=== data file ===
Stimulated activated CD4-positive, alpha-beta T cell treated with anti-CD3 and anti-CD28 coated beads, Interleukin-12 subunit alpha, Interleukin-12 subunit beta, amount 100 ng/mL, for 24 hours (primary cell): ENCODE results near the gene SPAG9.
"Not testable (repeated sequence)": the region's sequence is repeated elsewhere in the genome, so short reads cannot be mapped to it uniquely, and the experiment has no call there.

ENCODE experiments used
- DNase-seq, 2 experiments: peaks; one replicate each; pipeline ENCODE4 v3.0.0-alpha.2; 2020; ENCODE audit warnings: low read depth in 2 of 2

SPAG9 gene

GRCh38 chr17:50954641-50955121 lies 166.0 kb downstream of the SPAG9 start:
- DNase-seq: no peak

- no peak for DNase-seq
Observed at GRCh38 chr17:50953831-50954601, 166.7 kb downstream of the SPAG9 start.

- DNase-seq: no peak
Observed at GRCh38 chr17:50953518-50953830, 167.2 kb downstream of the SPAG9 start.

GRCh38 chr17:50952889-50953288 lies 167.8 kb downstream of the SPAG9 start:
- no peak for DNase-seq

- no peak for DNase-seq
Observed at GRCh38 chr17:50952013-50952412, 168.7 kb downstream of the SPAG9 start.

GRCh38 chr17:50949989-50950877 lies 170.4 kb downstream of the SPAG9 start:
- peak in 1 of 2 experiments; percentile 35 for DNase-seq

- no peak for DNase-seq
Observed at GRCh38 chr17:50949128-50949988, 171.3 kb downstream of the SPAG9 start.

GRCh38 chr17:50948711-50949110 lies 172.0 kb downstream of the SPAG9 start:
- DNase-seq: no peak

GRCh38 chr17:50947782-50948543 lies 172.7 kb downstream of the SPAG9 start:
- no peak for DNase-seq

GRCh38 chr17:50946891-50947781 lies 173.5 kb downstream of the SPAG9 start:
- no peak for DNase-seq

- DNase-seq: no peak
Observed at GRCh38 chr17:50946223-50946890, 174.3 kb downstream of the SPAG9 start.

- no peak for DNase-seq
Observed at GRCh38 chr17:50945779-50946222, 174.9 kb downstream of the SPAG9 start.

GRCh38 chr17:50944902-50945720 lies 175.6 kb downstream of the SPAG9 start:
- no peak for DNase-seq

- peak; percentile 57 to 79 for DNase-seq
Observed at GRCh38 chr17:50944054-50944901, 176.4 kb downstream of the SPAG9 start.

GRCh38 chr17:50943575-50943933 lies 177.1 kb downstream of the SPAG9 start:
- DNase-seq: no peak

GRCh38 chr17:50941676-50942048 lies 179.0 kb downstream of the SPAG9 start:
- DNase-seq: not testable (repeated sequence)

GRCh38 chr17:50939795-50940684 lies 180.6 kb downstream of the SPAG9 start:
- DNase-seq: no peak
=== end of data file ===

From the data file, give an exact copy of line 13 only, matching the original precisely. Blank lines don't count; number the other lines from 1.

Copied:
- no peak for DNase-seq